The Case Package defines the base structure of the metamodel, a Case. A case model definition represents an integrated view of the context and environment data of a case, following the artifact-centric paradigm. This package is composed of a set of interconnected artifacts representing the logical structure of the business process. An artifact is a data object composed of a set of items, attributes, and data values, defined at run time.

The Knowledge Package captures explicit organizational knowledge, which is encoded through tactic templates, goals, and metrics that are directly influenced by business rules. Tactics templates represent best practices and guidelines. Usually, they have semi-structured sequences of activities or unstructured loose alternative activities pursuing a goal.

The Control-flow Package defines the behavior of a case. It is composed of a set of data-driven activities to handle different cases. Activity definitions are made in a declarative way and have pre- and post-conditions. The metamodel refines the granularity of an activity that could be a step or a task. A task is logically divided into steps, which allows better management of data entry on the artifacts. Step definitions are associated with a single attribute of an artifact, a resource, and a role type at most. This definition gives us a tight integration between data, steps and resources.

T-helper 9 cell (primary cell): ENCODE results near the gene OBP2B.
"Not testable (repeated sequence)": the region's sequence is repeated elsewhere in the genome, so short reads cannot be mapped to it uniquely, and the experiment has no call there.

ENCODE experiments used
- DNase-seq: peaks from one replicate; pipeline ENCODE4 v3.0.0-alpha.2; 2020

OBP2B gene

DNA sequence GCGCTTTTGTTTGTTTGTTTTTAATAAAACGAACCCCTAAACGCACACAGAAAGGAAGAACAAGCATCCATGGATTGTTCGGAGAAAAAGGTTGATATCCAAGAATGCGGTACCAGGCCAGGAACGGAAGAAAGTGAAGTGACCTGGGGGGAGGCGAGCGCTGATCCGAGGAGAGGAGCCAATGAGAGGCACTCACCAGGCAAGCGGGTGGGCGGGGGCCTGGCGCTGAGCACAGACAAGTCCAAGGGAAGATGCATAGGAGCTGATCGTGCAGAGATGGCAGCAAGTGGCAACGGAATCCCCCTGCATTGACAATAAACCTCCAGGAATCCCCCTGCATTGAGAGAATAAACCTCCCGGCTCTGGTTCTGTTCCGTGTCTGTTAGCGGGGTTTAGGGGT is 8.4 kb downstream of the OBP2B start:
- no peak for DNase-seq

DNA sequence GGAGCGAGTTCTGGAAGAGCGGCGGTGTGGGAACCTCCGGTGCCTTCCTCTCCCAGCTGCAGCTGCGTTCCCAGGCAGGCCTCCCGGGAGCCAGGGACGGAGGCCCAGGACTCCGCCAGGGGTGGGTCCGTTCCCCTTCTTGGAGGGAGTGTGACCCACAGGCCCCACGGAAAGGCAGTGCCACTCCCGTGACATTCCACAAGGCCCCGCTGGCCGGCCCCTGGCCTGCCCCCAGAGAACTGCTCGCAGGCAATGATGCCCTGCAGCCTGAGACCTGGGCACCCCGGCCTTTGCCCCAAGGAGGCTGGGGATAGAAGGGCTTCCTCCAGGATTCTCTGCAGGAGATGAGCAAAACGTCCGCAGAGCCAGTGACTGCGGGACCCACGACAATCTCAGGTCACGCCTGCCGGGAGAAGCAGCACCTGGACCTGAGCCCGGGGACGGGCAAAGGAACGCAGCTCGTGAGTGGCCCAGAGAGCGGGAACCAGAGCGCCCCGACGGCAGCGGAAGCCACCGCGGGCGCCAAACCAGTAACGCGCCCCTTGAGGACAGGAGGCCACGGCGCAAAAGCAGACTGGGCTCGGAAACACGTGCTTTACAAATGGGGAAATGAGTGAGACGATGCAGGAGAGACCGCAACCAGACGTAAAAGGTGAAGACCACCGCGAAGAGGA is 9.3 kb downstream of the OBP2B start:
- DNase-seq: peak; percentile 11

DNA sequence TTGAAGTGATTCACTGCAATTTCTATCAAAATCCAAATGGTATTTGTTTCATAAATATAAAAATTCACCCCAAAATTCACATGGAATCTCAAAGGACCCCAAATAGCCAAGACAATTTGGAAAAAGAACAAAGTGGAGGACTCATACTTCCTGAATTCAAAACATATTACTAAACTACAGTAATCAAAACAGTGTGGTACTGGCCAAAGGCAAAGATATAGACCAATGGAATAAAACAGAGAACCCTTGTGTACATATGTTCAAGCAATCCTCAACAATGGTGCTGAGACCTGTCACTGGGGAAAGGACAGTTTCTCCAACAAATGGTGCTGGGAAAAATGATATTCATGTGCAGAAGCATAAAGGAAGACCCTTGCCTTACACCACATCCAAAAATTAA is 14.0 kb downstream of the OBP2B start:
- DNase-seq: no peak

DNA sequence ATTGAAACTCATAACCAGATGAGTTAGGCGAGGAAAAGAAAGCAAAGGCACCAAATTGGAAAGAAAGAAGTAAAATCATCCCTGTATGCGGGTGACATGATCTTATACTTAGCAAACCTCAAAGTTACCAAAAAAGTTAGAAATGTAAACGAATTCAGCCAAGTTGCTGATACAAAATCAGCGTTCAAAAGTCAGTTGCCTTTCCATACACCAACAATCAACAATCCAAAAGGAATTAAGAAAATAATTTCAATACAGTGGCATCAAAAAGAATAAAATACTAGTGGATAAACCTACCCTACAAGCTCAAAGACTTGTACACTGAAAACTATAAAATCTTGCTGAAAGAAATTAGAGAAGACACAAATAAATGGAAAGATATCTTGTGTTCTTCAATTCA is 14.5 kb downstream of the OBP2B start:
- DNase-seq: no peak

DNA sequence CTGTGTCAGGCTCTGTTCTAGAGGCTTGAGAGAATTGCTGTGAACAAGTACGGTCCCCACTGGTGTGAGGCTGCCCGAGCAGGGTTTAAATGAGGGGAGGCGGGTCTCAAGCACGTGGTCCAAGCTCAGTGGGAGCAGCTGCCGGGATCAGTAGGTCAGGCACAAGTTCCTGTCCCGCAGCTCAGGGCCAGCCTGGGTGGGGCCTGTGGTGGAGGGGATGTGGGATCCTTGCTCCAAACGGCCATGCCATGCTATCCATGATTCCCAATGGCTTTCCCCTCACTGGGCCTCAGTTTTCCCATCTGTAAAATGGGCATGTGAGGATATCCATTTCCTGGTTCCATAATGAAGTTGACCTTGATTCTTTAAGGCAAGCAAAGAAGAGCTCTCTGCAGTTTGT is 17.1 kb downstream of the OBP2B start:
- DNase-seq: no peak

These packages are used to model alternative plans to answer emergent circumstances, reflecting environmental changes or unexpected outcomes during the execution of a KiP. The Decision Package represents the structure of a collaborative decision-making process performed by knowledge workers. We proposed a representation of how decisions can be made by using the principles of strategic management, such as, looking towards goals and objectives and embracing uncertainty by formulating strategies for the future and correct them if necessary. The strategic plan is structured at run time by goals, objectives, metrics and tactic templates.